and IN THE HIGH COURT OF NAMIBIA In the matter between: ABNER AKONDA ___________________________________________________________________________  
Taking several counts together for sentence – Undesirability of – To be resorted to in exceptional circumstances only.
SILUNGWE, AJ et FRANK, AJ
Following his own pleas of guilty, the accused was convicted on three counts, to wit: (1) housebreaking with intent to steal and theft (of building materials valued at N$800-00), (2) use of a motor vehicle without the owner’s consent in contravention of section 83(2) read with sections 86 and 106(2) of the Road Traffic and Transportation Act, Act 22 of 1999; and (3) driving under the influence of intoxicating liquor contrary to section 82(1) read with sections 1, 50, 51(1), (2) and (3), 82(3) and (4), 86, 89(1) and 106(1) and (2). Thereafter, he was sentenced as follows:
The convictions are in accordance with justice but the sentence is not.
This case brings into sharp focus the practice, in Magistrates’ Courts, of taking counts (in the same mater) together for the purpose of imposing one sentence thereon. Although that procedure is neither authorised nor forbidden by the Criminal Procedure Act, Act 51 of 1977, it has emerged as a matter of practice. In principal, however, the practice should be resorted to in exceptional circumstances only, such as where various counts are part of a single transaction or are closely connected or similar in point of time, place or circumstance. See: S v Young 1977 (1) SA 605 (AD) at 610E; S v Mofokeng 1977 (2) SA 447 (O) at 448H; S V Keulder 1994 (1) SACR 91 at 93i-j. This means that, in other cases, Magistrates should refrain from having recourse to such practice because, not only is it desirable that each separate crime should be punished separately (S v Swart 2000 (2) SACR 566 (SCA) at 568F), for example, where crimes of disparate gravity are involved, but also because a global sentence might present difficulties if some of the convictions are, for one reason or another, set aside, as it would then be difficult to ascertain on what basis the sentencer reached the global sentence. It is thus undesirable to take convictions in respect of divergent counts together for the purpose of sentence.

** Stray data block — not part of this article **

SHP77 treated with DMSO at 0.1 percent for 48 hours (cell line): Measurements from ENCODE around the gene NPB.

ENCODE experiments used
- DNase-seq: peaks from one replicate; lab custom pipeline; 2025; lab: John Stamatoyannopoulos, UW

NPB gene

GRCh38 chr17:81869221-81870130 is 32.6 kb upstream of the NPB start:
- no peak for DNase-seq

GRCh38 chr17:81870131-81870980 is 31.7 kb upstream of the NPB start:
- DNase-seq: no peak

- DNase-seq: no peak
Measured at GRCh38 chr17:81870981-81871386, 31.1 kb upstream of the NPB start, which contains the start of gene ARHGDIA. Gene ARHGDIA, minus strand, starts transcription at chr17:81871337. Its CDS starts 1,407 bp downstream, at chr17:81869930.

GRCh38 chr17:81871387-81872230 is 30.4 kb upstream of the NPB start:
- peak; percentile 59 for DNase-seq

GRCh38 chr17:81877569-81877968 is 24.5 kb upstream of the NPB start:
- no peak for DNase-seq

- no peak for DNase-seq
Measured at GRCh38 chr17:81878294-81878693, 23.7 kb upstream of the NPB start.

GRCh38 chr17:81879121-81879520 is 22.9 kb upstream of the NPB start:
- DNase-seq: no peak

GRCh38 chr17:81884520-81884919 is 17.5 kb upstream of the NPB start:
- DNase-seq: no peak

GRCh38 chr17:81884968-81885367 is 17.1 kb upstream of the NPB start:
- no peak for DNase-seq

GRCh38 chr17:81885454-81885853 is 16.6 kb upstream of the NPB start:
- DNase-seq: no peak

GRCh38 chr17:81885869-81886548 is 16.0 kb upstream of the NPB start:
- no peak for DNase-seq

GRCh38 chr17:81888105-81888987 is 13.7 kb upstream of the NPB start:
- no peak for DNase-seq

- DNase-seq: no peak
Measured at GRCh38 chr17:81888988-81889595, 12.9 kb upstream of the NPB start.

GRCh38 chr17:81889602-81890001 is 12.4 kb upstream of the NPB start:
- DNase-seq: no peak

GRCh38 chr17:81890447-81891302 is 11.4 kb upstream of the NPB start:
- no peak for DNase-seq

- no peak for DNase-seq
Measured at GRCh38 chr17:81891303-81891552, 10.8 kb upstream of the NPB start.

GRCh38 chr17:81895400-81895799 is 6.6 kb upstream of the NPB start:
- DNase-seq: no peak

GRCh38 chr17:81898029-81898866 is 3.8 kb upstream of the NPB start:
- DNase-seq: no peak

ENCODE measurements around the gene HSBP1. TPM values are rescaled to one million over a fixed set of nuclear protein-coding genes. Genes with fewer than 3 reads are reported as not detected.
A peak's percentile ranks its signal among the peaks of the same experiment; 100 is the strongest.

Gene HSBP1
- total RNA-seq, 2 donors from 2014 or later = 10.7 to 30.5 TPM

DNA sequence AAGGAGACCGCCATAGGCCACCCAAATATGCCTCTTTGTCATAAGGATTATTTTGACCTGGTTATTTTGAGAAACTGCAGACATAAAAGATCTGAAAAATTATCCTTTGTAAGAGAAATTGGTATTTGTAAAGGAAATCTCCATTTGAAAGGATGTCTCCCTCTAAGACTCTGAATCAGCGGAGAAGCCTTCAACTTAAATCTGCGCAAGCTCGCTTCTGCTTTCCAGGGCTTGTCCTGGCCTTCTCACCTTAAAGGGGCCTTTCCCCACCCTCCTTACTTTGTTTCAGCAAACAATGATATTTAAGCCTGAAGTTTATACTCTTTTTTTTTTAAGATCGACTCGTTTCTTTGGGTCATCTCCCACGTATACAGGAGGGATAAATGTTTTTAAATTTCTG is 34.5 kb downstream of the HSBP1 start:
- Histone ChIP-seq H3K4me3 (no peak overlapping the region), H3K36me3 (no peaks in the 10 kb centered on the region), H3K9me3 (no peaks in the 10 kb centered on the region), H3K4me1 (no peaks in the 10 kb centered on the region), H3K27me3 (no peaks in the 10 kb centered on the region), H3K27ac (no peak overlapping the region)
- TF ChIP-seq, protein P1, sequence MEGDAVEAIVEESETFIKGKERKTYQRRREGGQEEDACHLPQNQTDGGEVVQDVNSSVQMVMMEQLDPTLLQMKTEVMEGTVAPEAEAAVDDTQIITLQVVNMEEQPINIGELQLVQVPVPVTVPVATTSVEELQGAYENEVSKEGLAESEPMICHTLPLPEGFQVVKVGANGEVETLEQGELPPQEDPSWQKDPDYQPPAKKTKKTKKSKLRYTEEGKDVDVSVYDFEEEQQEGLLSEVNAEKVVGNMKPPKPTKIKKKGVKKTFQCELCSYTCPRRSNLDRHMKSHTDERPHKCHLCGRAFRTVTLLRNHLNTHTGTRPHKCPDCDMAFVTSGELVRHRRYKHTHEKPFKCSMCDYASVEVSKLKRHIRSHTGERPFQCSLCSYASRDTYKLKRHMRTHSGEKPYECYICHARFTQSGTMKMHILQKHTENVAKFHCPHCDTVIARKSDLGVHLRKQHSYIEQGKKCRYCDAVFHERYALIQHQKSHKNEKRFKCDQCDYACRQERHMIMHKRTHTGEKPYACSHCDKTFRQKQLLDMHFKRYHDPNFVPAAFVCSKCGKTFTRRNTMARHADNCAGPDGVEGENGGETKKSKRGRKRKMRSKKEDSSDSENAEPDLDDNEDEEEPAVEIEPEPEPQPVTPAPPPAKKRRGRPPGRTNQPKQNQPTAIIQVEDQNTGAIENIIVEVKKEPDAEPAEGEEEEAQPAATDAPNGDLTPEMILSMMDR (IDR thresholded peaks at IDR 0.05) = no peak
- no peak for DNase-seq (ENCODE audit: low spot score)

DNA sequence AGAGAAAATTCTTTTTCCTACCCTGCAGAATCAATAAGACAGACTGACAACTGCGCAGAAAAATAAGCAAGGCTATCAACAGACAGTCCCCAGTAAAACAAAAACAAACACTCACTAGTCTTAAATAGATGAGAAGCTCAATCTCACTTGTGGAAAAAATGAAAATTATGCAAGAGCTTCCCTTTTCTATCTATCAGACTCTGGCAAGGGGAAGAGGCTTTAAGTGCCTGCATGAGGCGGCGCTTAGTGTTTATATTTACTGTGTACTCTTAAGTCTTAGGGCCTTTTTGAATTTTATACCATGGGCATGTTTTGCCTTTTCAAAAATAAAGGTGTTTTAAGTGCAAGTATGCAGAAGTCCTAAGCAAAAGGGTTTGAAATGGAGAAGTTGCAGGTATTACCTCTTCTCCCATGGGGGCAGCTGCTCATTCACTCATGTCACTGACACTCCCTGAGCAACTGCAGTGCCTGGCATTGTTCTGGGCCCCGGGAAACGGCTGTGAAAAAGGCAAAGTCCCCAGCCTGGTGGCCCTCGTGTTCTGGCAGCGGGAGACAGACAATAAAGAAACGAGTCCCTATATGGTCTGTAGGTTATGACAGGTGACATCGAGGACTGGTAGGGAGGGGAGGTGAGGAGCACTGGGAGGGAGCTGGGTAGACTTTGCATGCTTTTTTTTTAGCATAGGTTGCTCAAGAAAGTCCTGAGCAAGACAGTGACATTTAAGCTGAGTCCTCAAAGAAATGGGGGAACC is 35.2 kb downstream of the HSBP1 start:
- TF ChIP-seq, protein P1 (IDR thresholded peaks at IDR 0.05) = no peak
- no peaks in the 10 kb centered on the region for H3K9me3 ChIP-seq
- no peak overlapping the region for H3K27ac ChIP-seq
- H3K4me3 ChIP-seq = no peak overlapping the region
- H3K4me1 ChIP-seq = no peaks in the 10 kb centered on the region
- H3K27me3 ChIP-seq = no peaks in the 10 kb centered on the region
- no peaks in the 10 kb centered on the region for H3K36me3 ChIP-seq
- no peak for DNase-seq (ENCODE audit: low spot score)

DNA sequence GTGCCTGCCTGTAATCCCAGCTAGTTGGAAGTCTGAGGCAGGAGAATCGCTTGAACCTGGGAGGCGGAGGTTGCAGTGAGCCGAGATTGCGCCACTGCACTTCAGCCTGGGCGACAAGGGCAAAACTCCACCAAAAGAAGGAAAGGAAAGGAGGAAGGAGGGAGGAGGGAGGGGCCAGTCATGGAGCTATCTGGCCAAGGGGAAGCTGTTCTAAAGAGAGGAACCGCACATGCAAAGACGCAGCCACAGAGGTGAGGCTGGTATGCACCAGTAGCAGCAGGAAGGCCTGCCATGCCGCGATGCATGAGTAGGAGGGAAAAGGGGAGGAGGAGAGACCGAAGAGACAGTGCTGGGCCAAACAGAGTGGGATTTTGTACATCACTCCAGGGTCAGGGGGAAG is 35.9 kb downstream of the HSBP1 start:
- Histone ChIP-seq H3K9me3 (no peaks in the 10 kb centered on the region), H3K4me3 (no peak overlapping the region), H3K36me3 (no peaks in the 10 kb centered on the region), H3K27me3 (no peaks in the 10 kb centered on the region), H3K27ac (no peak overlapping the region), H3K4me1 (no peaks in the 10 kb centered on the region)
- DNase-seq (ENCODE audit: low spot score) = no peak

For the reasons given in the preceding paragraph, it is not surprising that the practice in question has attracted, and continues to attract, adverse judicial comments. For instance, in the landmark case of S v Young, supra, Trollip, JA made the following at observations at 610E-G:
In casu, housebreaking with intent to steal and theft, on one hand, and using a motor vehicle with the owner’s consent and driving under the influence of intoxicating liquor, on the other, are neither closely connected nor similar in point of time of commission or nature. With regard to the second and third counts, it would appear that they are closely connected in point of time of their commission only.
As the first count and the other two counts are divergent, their being lumped together for the purpose of sentence was a fatal misdirection.
Before I conclude, I would like to comment on the presiding Magistrate’s condition of suspension of the sentence. The condition reads in part:
In the light of what has previously been said in this mater, the following order is made:
The global sentence is set aside.
The matter is remitted to the presiding Magistrate for the purpose of passing appropriate sentences.
IN THE HIGH COURT OF NAMIBIA
In the matter between: